New Zealand got rid of the 1¢, 2¢, and 5¢ coins about ten years ago, and it’s worked out just fine for them. Everything’s rounded down to the nearest 10¢. Easy.
For comparison, I could mention that in Norway, we’ve had the system that 1 krone = 100 øre since 1876. When I was born, we still had 1 øre coins, but they were removed in 1972. The last remaining “øre” coin, the 50, was taken out of circulation in 2012. It still exists in prices and electronic money transfers, but in cash we always round to the nearest krone.
The current exchange rate is approximately 8 kroner to the dollar, so our lowest coin is worth about 12 cents. Why you’d still need coins worth 1/12 of that, I can’t imagine.
I remember that episode. US bills, they say last longer than just about any other country’s bills, but they didn’t mention that many countries are moving to polymer-based currency, which is way more durable than US bills.
I bet there’s a lobby against getting rid of the $1 bill too. Whatever company makes money from the printing of bills (follow the money!) has got a LOT to lose if we get rid of good ol’ George. I bet 20% of bills printed are $1 bills.
Here in Southern California we have take a penny leave a penny trays — many of them commercially made, with attached advert space — that take care of that problem. Just dump your pennies in the tray.
I’ve also seen many merchants who have these little trays make a sale like, say, $5.03, and if I only have folding money, they just take the .03 or whatever from the tray and give me change in even dollars.
So really, pennies have already become mostly optional around here. Can’t vouch for the rest of the country, but those little trays are pretty ubiquitous here.
“You can’t take my pennies or my incandescent bulbs”.
As others have mentioned, we got rid of the penny here, and I do miss it… because I occasionally enjoy coin-stacking (as seen on this site: http://www.fincher.org/Misc/Pennies/Sent.shtml, although mine tend to be less complex than some of the ones featured on this site), and while you certainly can do it with nickels or dimes, it obviously costs a lot more to put together a decent structure.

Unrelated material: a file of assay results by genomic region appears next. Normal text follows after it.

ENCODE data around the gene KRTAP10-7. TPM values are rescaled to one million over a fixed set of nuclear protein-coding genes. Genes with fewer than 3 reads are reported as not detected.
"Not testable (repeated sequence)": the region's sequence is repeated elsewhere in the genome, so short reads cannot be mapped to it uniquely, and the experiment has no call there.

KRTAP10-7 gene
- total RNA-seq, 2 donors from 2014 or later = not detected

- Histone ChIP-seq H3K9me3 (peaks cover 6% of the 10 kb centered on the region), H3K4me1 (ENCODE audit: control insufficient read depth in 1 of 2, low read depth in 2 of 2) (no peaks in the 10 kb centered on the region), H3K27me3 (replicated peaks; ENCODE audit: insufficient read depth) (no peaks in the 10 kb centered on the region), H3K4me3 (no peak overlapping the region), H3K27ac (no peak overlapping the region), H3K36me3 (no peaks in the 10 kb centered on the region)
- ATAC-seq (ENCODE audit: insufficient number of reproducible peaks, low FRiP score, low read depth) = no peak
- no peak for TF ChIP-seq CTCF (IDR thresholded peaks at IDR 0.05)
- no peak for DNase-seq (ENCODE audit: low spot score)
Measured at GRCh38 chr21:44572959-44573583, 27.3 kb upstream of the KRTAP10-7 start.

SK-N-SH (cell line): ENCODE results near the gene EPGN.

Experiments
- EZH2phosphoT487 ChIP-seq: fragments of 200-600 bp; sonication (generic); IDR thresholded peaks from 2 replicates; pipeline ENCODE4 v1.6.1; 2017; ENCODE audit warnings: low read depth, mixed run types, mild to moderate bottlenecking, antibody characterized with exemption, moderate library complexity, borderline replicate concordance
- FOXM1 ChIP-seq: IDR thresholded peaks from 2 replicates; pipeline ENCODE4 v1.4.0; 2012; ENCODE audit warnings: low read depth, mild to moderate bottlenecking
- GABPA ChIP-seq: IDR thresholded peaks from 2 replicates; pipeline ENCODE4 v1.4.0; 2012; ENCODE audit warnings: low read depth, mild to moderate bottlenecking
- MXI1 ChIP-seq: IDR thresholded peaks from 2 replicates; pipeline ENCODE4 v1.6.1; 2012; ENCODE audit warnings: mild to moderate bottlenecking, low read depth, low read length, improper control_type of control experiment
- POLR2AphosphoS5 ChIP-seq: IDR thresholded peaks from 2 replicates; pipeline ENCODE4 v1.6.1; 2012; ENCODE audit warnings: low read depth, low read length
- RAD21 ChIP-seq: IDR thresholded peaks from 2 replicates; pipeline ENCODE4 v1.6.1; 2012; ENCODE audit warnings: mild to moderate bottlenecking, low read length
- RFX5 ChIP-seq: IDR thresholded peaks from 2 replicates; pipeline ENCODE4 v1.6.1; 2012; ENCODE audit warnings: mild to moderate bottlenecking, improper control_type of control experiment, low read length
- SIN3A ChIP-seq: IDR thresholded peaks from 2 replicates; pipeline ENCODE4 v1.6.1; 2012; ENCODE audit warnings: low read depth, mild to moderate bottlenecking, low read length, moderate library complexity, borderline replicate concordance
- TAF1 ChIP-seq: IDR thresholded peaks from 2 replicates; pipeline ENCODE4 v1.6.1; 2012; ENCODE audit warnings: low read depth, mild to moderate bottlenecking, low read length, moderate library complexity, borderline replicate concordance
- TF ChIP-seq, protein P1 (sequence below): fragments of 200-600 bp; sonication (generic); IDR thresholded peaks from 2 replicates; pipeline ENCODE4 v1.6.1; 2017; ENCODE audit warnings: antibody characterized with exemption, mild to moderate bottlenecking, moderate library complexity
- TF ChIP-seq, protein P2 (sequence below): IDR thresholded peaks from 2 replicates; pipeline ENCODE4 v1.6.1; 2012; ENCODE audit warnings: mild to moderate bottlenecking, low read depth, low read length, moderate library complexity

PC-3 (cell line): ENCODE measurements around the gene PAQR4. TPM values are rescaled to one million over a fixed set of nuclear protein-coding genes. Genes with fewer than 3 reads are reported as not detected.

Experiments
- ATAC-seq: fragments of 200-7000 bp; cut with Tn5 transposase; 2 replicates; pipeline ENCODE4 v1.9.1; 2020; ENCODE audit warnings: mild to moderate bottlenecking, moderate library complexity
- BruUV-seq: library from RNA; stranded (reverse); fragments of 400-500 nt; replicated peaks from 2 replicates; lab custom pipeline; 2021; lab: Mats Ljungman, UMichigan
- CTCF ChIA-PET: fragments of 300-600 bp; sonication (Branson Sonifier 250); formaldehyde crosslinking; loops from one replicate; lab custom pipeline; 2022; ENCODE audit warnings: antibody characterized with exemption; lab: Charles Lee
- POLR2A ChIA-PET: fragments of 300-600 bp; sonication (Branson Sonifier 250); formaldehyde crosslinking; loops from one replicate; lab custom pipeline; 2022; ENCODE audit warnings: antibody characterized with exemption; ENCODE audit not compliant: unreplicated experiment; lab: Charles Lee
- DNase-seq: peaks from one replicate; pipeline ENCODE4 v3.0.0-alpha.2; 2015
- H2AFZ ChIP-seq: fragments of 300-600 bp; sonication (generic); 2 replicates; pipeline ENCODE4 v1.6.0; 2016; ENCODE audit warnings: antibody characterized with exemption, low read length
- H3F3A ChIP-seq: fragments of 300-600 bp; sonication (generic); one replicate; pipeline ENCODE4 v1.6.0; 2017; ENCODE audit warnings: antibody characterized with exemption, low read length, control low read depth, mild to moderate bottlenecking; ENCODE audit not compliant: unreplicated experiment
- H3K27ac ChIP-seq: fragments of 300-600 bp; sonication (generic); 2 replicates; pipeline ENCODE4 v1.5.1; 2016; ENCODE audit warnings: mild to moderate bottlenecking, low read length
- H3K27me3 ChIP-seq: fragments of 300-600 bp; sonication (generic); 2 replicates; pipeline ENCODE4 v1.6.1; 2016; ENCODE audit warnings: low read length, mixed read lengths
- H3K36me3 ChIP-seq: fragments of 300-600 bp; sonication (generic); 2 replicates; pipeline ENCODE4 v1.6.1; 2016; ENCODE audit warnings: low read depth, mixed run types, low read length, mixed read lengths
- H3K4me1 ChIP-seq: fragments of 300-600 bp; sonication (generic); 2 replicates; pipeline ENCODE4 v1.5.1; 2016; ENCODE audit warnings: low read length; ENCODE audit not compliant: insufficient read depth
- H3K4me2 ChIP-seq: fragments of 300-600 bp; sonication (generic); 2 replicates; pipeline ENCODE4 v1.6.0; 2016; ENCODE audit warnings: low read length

Good luck convincing people to do that.
Actually, ironically that’s kinda my day job
What - did people used to eat the food just right off the table if it wasn’t a special occasion?
Nickels is money too.
You’re in charge of hiring interns?
I used to sell lottery tickets, but that was more about throwing money away.
Rounding has ALWAYS been in the system. You just aren’t aware of it because the price you’re asked to pay is rounded to the nearest 1/100th of a dollar. Ever buy a gallon of gas? They don’t really expect you to pay to the exact tenth of a cent.
So you’re saying that gas stations are stealing from me and I should just go take a candy bar? Because that’s my takeaway.
I know it’s everybody’s first instinct to jump on the zinc lobby in this story, but, try, if you will, to imagine… a world WITHOUT Zinc…
There was an Andy Rooney where he wondered about the 9/10 of a cent. He went to a gas station, bought one gallon which cost $1.599, and the cashier said “that’ll be $1.60.” Rooney then argued that they were overcharging him and he wanted his 9/10 of a cent back. Etc.
Always the hard hitting journalism from Andy Rooney.
And, 1/10th of a cent.